Crop: Okra Scientific name : Abelmoschus esculentus (Lin.) Common / Local Name : Lady’s Finger/Bhendi (Konkani)
Okra is predominantly a crop of tropics and sub tropics. It occupies fifth position, next to tomato in area under vegetables in the country. The crop is cultivated for its young tender fruits used in curry and soups after cooking. It is good source of vitamins A and B, protein and minerals. It is an excellent source of iodine and is useful for the treatment of goitre.
Field should be ploughed thoroughly for 2-3 times for making soil to a fine tilth. Ridges and furrows or raised beds are prepared and seeds are sown by dibbling on sides of ridges or on raised beds. Soak seeds for 6-12 houses before sowing to enhance germination during summer
During summer, vegetative growth is relatively less and seeds are sown at a closer spacing of 45 x 20 cm or even less. Seed rate required is 18-20 kg/ha. During kharif, plant grows vigorously with more branching and seeds are sown at wider spacing of 60 x 30 cm for branching types and 45 x 30 cm for non branching types. Seed rate recommended for kharif is 8-10 kg/ha.
Bhindi varieties and cultivars differ in growth habit, height of plants, presence of purple pigmentation of plant parts, length, colour and number of ridges of fruit etc.
Arka Anamika: Resistant to YVM, fruits five ridges, green medium long. Yield: 11.5 t/ha..
Parbhani Kranti: Fruits five ridged, dark green, medium long. Yield: 9-11 t/ha..
Application of 20tonnes of FYM and a dose of 150 kg each of N, P2O5 and K2O is recommended for Pusa Sawani in the coordinated trials. One third dose of N, full P and K are to be applied as basal dose. Remaining N has to be applied in two split doses, 4 weeks after sowing and at flowering and fruiting stages. Split application of N in soil at every 3rd picking is advantageous for getting high yield, for increasing number of harvests and to maintain size of fruits towards last harvests.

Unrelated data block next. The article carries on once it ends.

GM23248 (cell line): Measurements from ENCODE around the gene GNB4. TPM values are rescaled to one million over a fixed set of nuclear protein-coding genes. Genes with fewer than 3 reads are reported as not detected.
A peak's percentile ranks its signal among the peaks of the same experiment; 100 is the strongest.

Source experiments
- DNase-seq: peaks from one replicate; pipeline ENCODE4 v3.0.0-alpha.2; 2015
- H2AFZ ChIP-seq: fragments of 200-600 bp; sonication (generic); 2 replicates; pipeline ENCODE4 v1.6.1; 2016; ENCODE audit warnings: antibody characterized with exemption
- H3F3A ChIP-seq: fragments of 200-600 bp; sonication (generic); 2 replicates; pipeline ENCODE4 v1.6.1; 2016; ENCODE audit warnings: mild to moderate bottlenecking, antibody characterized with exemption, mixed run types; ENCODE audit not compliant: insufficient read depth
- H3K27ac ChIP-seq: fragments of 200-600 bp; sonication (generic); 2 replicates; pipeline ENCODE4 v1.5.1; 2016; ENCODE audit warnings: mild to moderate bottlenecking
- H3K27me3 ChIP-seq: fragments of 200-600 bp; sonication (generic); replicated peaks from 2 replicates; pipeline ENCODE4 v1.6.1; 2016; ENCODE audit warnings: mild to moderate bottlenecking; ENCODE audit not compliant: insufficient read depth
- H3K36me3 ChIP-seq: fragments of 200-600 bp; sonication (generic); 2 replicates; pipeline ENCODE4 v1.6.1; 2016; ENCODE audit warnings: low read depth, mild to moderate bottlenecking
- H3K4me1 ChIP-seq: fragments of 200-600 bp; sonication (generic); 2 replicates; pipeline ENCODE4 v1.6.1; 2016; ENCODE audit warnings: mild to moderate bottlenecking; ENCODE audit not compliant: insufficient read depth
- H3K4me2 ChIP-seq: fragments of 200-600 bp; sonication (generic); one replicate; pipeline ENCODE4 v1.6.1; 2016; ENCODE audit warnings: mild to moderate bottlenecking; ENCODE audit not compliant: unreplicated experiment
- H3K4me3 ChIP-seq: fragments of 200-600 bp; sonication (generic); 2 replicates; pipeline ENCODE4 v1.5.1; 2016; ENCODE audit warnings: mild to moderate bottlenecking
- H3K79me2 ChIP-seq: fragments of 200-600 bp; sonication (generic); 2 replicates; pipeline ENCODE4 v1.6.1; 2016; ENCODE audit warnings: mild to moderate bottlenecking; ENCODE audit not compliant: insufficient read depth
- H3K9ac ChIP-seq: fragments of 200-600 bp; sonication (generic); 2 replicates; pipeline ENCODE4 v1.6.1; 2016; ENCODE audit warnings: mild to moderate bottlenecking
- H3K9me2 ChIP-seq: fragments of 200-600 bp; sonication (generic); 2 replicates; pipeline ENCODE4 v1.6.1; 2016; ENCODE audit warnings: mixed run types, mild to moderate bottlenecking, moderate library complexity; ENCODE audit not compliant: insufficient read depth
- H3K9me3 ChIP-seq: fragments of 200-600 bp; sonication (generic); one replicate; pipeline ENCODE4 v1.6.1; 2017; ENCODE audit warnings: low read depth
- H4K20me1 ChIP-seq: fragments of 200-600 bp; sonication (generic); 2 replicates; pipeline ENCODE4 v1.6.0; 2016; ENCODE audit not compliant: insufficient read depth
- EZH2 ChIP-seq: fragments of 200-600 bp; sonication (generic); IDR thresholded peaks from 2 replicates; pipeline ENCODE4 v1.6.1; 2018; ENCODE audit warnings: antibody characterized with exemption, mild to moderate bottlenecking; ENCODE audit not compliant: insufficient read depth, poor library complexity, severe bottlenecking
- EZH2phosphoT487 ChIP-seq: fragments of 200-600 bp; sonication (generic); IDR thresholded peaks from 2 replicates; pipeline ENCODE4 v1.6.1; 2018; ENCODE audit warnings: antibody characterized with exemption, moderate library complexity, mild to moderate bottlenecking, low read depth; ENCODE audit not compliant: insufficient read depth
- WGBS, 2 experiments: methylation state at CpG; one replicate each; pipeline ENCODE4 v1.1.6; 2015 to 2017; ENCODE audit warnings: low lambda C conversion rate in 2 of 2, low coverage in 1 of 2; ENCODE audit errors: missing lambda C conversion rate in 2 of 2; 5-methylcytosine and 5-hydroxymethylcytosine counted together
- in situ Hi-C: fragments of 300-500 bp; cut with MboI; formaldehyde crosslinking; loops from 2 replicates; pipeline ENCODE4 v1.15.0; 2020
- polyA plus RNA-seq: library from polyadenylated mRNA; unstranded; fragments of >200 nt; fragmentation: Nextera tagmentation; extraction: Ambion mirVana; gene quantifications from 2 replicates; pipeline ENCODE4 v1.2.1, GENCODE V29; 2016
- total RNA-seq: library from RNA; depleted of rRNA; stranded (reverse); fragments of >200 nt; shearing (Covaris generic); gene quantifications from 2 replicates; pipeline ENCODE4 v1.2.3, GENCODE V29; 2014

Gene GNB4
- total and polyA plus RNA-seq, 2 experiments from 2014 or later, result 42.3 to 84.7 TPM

Water stress at flowering and fruiting stages will drastically influence growth of plants, size of fruits and yield. Immediately after sowing field is irrigated. Subsequent irrigation is given at fixed intervals depending on texture of soil and climate.
Weed growth should be under control till crop canopy covers fully. This is achieved by frequent hoeing, weeding and earthing up. Use of weedicides like Lasso (2 kg a.i./ha) or fluchloralin (1.5kg/ha) or Metolachlor (1.0kg a.i./ha) and one hand weeding at 45 days after sowing way very effective and financially viable under All India co-ordinated trials
Yellow Vein Mosaic (YVM):
Harvests fruits when they attain maximum size but still tender. Fruits of 6-8cm long are preferred for export purposes. This is usually attained by 5-6 days after opening of flower. Harvesting is done in alternate days with a knife or by bending pedicel with a jerk. For harvesting, cotton cloth hand gloves should be used to protect fingers from stinging effect. It is advisable to harvest in morning hours since fruit hairs will be soft. Sprinkling water on pods during night will keep them cool and fresh for market.
Yield: 6-8 t/ha for summer crop
10-12 t/ha for kharif crop
Fruits after harvesting are graded and filled in jute bags or baskets or perforated paper cartons and sprinkled with water. Pre cooling of fruits before packing maintains turgidity of fruits and will save it from bruises, blemishes and blackening. This is usually done before packing fruits in perforated cartons of 5-8 kg before transporting to refrigerated van for export.
IDepartment of Agriculture, Panaji, ICAR Research Complex, Old Goa, KAU, Thrissur, Kerala, OUAT, Bhubaneswar and IIHR, Bangalore
For detailed list kindly click here
For detailed list kindly click here
Department of Agriculture, Panaji, Goa tractors and Tillers, Mapusa